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Politics

City Officials Looking At 10-Year Program To Improve San Diego Roadways

A San Diego worker fills a pothole in the South Park neighborhood on April 29, 2014.
Claire Trageser
A San Diego worker fills a pothole in the South Park neighborhood on April 29, 2014.

City officials are looking at a 10-year program to improve the overall condition of San Diego's roadways, according to a report to be presented Wednesday afternoon to the City Council's Infrastructure Committee.

San Diego's 2,659 miles of asphalt streets, 115 miles of concrete roadways and 203 miles of paved alleys were given a 54.5 rating on a scale of 0- 100 in a 2011 assessment. The plan, according to the report, is to reach a rating of 70 by Fiscal Year 2025.

The current rating is right in the middle of the "fair" category, which is defined as having roadways with moderate cracking, some minor potholes, adequate driveability, and typically, a need for remedial repairs and a slurry seal, or a minor asphalt overlay that may include remedial repairs.

The 2011 survey found that 35 percent of city roadways were in "good" condition, 40 percent were "fair" and 25 percent were "poor."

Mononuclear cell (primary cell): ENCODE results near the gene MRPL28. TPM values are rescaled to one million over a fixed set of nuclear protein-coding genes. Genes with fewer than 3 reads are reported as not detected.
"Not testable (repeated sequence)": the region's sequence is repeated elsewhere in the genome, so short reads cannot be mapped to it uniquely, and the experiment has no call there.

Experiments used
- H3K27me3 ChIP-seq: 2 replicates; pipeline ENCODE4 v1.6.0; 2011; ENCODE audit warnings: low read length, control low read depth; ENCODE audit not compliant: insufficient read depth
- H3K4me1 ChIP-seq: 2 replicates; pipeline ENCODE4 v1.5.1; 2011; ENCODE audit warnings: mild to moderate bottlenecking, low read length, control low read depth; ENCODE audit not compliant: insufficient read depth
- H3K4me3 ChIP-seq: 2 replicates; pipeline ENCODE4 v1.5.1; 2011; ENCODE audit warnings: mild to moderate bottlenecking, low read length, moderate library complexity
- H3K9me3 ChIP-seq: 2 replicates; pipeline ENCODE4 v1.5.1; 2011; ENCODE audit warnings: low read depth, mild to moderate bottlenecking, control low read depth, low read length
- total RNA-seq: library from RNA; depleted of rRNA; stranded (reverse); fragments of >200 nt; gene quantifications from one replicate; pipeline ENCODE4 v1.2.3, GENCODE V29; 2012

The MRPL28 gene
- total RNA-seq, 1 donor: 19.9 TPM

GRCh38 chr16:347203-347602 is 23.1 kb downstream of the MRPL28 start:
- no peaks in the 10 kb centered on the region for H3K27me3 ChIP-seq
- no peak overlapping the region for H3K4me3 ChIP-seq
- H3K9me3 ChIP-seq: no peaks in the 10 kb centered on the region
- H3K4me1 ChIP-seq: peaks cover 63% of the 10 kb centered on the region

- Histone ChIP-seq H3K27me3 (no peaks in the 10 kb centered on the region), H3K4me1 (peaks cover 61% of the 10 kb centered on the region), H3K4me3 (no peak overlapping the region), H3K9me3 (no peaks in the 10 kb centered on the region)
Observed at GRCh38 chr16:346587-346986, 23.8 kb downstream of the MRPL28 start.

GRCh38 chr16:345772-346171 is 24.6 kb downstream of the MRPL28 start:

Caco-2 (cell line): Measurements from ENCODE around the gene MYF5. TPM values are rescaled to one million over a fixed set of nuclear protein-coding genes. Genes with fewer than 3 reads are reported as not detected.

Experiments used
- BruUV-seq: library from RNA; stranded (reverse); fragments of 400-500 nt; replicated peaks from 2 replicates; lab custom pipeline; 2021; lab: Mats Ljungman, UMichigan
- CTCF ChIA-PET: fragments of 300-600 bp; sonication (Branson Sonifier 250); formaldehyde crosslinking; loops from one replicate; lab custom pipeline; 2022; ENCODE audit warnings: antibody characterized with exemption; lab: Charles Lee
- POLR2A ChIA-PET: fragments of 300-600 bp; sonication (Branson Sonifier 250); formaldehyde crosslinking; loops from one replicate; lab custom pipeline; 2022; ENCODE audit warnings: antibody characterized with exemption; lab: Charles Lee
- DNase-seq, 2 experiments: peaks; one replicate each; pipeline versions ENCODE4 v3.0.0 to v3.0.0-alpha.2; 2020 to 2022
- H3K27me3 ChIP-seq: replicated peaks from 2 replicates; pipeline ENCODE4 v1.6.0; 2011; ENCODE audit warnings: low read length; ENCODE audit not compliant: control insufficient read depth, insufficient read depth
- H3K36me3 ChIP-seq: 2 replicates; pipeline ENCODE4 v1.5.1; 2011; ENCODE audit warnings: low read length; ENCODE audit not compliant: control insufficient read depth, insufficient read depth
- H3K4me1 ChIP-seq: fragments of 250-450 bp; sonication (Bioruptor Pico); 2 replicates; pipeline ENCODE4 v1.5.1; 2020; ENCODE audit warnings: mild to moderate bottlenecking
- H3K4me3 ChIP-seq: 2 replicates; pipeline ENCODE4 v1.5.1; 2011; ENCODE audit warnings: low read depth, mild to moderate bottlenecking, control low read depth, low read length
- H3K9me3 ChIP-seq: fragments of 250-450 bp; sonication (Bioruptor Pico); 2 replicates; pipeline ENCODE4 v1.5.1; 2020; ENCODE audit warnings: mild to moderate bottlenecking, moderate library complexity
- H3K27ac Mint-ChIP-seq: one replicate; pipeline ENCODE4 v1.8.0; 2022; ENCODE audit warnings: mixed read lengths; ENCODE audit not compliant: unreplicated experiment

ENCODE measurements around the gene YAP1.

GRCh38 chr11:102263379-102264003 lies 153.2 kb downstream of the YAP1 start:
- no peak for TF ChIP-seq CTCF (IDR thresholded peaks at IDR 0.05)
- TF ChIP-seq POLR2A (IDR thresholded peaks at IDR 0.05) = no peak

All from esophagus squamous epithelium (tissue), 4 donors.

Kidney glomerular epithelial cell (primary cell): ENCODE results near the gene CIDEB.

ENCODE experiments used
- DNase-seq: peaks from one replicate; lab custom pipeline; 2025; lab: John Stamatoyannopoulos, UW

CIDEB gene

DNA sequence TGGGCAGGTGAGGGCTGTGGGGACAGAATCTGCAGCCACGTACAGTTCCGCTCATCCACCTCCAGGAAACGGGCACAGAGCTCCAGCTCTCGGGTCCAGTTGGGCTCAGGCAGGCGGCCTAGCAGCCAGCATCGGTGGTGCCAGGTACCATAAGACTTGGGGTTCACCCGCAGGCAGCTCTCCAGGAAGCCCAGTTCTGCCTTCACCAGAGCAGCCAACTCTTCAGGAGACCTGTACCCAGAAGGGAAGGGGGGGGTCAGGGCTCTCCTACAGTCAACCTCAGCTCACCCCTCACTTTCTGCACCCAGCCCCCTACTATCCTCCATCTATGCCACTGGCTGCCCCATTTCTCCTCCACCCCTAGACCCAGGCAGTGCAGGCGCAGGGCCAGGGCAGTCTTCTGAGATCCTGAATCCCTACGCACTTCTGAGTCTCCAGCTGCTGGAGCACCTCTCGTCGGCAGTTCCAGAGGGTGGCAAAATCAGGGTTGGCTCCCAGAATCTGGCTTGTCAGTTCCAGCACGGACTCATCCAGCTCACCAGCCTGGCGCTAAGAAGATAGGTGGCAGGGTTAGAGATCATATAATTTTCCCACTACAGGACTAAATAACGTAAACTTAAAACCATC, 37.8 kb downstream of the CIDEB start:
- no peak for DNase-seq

"Since the condition assessment performed in 2011, 252 miles of streets have been paved and 475 miles have been slurry-sealed," the report says. "A new survey of pavement conditions is currently being conducted, and the results of this survey will be available in the fall of 2015."

According to various reports, Los Angeles, San Jose, San Francisco and Oakland all have better roadways than San Diego. Mayor Kevin Faulconer has set a goal of paving 1,000 miles of roadways in five years.

CIP Process Improvement
San Diego Mayor Kevin Faulconer's proposed changes to how the city makes infrastructure repairs.
To view PDF files, download Acrobat Reader.

The committee members will also be presented with suggestions on ways to streamline the city's capital improvement program and free up some money sitting in various accounts.

"The reforms being proposed are critical as the city spends the next decade rebuilding our neighborhoods," committee Chairman Mark Kersey said. "These are common sense reforms, such as putting contractor bidding online, eliminating duplicative environmental reviews, and establishing better coordination between departments."

The city can also scrutinize stand-alone projects that are "technically completed" to see if any money is left over and transfer any remaining funds to priority needs, and revamp the way funds are encumbered for specific projects, according to a staff presentation.

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